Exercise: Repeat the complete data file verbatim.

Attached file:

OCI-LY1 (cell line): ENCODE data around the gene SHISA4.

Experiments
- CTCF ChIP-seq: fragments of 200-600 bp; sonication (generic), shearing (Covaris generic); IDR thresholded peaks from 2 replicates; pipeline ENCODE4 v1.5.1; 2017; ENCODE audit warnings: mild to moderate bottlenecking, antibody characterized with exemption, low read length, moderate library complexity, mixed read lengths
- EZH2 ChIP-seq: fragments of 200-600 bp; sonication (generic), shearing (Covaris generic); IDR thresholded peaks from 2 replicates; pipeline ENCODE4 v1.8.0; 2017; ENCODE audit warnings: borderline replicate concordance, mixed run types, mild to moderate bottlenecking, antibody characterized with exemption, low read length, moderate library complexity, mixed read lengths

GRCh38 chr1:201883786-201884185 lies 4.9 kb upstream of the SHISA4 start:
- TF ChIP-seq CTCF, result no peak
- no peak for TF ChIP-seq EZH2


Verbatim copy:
OCI-LY1 (cell line): ENCODE data around the gene SHISA4.

Experiments
- CTCF ChIP-seq: fragments of 200-600 bp; sonication (generic), shearing (Covaris generic); IDR thresholded peaks from 2 replicates; pipeline ENCODE4 v1.5.1; 2017; ENCODE audit warnings: mild to moderate bottlenecking, antibody characterized with exemption, low read length, moderate library complexity, mixed read lengths
- EZH2 ChIP-seq: fragments of 200-600 bp; sonication (generic), shearing (Covaris generic); IDR thresholded peaks from 2 replicates; pipeline ENCODE4 v1.8.0; 2017; ENCODE audit warnings: borderline replicate concordance, mixed run types, mild to moderate bottlenecking, antibody characterized with exemption, low read length, moderate library complexity, mixed read lengths

GRCh38 chr1:201883786-201884185 lies 4.9 kb upstream of the SHISA4 start:
- TF ChIP-seq CTCF, result no peak
- no peak for TF ChIP-seq EZH2